A Baby on the Horizon

My sister is about to have her first baby, and it struck me the other day that she looks a little frightened. She’s not frightened of having the baby, she’s frightened of the unknown like all first time mothers. Exactly like I was and probably my mother before us and our grandmother before her.

This got me thinking about how I felt before I had my first born.

Like my sister has done, I was booked in for an elective caesarean because I was fearful of a natural labour and it wasn’t something I really wanted to do. Thanks to a private obstetrician I knew the date my baby would be born from when I was only five weeks pregnant.

I also thought there was so much pressure to breastfeed and I was going to try it and if it didn’t work I wouldn’t bother. I was going to take twelve months off work, I was going to get the baby in a good routine as soon as I could, I was, I was, I was ………

……..and then I went into labour at 34.5 weeks. The day after I finished up at work. My Dr was on holidays, I was given a new Dr, I was given drugs, lots of drugs that made me sleep and I couldn’t feel the pain anymore. I was monitored. 1 cm, 2cms, more drugs, more sleep, more monitoring.

After a while I was moved from delivery into maternity where everything stopped and then my lunch came in. I was starving.

I got out of bed at exactly 35 weeks to get my lunch tray and the pain hit me like a truck, the contractions pounded one after another. I realised I was standing at the end of the bed rocking side to side like the 80’s style lady they show you in the birth class videos.

The nurse came in and got me into bed, 3cms, 4cms, more pain in waves. I was told to call my husband that it wouldn’t be too much longer now.

I didn’t want to do this naturally I was booked in for a Caesarean.

I called my husband “Honey, the baby’s coming, you need to come to the hospital” he replied with “But I’m at Bunnings and the baby has been coming for a week now”.

Half an hour later he arrived in the most hideous t-shirt he owned.

The pain kept coming but then in came the Dr to take me up to get the baby out.

I was scared, my baby was five weeks early, I wasn’t ready.

Then at 3.25pm on the 12th August, 2006 a very unhappy little man was raised out of my belly into the world. The Dr didn’t think he would weigh even 2kgs, but he showed them, 2.1kgs. He screamed his little lungs out, he was not happy. The frown on his face was so wrinkled. He was wrapped up and passed to me.

The world stopped.

I couldn’t hear anything but the love I felt for this amazing little boy was so overwhelming I started to cry. I told him I was his Mummy and I loved him very much and he stared into my face with the most intense gaze that I will never forget.

Our bond was instant.

I was head over heels in love.

He was wheeled into Special Care to be checked over and after an hour he needed breathing support. After 24 hours we were being briefed on the fact that he may not make it.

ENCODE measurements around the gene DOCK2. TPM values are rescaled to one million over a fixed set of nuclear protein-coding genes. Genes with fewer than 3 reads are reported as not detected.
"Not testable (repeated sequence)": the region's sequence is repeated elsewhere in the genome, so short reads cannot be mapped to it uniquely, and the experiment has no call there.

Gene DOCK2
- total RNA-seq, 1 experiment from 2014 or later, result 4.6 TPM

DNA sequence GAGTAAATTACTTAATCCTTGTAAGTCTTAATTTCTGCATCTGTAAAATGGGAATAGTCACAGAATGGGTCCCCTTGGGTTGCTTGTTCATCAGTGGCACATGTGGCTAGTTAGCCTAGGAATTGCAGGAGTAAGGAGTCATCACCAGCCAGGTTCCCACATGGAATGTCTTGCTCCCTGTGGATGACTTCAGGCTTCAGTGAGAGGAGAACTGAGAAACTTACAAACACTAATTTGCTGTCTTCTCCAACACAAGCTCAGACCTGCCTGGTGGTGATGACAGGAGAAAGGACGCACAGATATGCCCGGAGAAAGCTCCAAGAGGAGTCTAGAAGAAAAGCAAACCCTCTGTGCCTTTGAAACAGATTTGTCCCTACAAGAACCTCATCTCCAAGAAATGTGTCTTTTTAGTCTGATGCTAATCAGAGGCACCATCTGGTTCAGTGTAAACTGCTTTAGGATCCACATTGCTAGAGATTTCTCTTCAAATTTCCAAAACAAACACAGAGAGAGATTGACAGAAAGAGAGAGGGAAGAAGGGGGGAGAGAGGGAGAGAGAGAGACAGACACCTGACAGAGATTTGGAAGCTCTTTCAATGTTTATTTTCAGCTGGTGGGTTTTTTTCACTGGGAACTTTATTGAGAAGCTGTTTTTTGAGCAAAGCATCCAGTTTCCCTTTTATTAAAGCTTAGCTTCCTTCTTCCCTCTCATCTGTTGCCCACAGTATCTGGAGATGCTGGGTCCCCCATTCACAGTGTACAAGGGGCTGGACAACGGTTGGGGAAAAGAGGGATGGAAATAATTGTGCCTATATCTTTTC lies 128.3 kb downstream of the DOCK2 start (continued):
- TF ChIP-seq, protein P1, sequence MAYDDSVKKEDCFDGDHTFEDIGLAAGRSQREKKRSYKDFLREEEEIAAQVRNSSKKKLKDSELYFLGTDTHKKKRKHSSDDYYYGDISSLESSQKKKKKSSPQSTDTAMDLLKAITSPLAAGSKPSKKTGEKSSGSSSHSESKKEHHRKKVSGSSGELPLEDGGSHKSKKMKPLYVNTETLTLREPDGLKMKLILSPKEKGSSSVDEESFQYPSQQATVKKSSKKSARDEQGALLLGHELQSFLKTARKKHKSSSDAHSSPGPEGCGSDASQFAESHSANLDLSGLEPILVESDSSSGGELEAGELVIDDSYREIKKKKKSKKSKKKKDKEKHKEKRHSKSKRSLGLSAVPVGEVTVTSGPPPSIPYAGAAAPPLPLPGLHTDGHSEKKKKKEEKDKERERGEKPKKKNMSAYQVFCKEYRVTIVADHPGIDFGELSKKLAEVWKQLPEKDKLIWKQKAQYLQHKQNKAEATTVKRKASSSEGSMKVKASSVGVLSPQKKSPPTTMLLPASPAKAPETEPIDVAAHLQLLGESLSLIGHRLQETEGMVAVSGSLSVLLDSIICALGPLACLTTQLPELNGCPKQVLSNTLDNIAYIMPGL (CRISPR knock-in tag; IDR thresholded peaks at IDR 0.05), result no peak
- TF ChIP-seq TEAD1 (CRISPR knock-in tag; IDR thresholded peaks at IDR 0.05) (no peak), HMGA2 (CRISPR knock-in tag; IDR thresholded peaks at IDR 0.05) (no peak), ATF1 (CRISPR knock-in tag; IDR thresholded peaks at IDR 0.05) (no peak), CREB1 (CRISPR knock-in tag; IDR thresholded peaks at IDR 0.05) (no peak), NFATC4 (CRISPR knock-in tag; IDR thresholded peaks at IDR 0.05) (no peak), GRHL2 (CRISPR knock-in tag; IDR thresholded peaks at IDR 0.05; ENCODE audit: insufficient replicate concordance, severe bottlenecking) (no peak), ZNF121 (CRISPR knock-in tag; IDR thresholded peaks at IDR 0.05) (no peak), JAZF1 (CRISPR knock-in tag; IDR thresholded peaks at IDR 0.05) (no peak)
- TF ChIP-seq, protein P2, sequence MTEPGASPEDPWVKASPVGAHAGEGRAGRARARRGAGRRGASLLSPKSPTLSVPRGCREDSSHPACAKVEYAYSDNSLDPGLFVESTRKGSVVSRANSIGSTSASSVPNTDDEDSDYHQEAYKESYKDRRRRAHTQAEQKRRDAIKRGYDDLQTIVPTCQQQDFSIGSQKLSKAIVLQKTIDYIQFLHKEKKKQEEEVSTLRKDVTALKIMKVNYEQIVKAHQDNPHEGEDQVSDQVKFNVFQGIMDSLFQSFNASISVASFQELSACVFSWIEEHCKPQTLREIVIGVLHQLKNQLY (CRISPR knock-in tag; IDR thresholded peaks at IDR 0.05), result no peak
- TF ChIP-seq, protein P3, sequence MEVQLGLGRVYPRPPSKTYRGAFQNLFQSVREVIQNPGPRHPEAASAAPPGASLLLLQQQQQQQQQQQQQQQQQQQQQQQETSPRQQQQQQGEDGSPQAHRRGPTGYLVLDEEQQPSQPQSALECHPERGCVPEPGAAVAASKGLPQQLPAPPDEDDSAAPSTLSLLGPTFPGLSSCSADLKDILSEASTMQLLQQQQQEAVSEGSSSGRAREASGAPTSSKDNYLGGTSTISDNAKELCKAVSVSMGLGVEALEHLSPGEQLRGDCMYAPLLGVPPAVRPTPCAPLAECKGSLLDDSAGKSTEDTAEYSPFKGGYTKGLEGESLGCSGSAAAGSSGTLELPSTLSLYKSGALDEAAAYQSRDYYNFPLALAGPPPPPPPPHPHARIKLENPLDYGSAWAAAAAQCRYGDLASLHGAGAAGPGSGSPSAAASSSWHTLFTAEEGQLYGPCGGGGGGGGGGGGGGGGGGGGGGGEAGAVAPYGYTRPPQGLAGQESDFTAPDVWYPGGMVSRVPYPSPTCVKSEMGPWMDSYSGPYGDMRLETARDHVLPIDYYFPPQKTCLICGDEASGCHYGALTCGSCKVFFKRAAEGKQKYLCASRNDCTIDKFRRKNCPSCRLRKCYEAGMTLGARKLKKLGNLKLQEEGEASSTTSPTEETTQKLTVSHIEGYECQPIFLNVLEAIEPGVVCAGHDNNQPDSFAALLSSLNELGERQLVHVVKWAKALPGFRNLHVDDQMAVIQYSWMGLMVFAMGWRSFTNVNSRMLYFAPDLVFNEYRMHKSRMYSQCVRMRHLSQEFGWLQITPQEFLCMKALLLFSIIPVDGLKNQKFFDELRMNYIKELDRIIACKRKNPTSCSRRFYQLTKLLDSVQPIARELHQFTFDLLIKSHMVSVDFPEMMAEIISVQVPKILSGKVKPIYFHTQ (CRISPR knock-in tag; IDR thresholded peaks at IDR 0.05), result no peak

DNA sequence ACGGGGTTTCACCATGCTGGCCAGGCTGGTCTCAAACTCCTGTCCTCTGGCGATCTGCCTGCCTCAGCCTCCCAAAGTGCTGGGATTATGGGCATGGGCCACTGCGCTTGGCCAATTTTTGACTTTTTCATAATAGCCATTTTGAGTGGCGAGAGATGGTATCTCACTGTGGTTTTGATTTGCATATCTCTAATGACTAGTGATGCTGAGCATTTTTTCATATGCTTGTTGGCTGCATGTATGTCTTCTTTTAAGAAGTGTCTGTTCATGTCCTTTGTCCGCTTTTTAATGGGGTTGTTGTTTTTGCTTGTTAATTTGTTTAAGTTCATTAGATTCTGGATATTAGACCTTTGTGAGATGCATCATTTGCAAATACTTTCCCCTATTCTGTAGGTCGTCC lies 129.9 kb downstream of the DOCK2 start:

He had severe respiratory distress.

My world crumbled, I felt totally helpless, so I held his little hand and talked to him for hours on end. I read him the newspaper, I sang him songs and I pumped milk.

Four days after he was born he turned a corner and we had our first breastfeed. I couldn’t believe how magic it was that my body was feeding my beautiful little boy and he was loving it. More importantly I was loving it. It was amazing. I felt very blessed.

Ten days after he was born he came out of a humidicrib and off all breathing support.

At two weeks old we put our precious little man in our car and drove home.

He was ours and he was fine.

Even to this day I am still overwhelmed at how instinctively we become protective of our offspring, to nurture them, to love them and to protect them from everything, sickness, bullying, falling over, anything and everything.

All the things I was going to do changed the instant he was put in my arms. I wasn’t scared anymore because I knew that the love I had for this beautiful little person would guide me through whatever we were going to do together. He had never been here before and I’d never had a child before, so together we were clueless, together we would work it out and that we did.

He fed, he slept, he grew, and then one day he smiled and the love got even deeper.

Today I look at my dazzling six year old who covers me with the most beautiful kisses and cuddles, who plays with my hair when I’m not feeling well, who can read to me, sing with me, converse with me and I know I had nothing to be frightened of.

It doesn’t matter if he was born naturally or by caesarian.

It doesn’t matter if he was bottle fed or breastfed.

It doesn’t matter if he was in a routine or not.

None of it matters, because at the end of the day it’s the love for them that wins out everytime that keeps us Mum’s strong and determined and enables us to lay the foundations for their beautiful lives that we so amazingly get to watch and grow.

So, my dear sister, there is nothing to be frightened of, you are going to be an amazing mother and if you are frightened just remember you have an amazing sister who will help you through.

Lots of love and kisses to all the Mumma’s out there, the in-waiting Mumma’s, the bereaved Mumma’s, the tired Mumma’s …. you’re all amazing and if you’re ever frightened there is another amazing Mumma just around the corner waiting to help you xxxxxx

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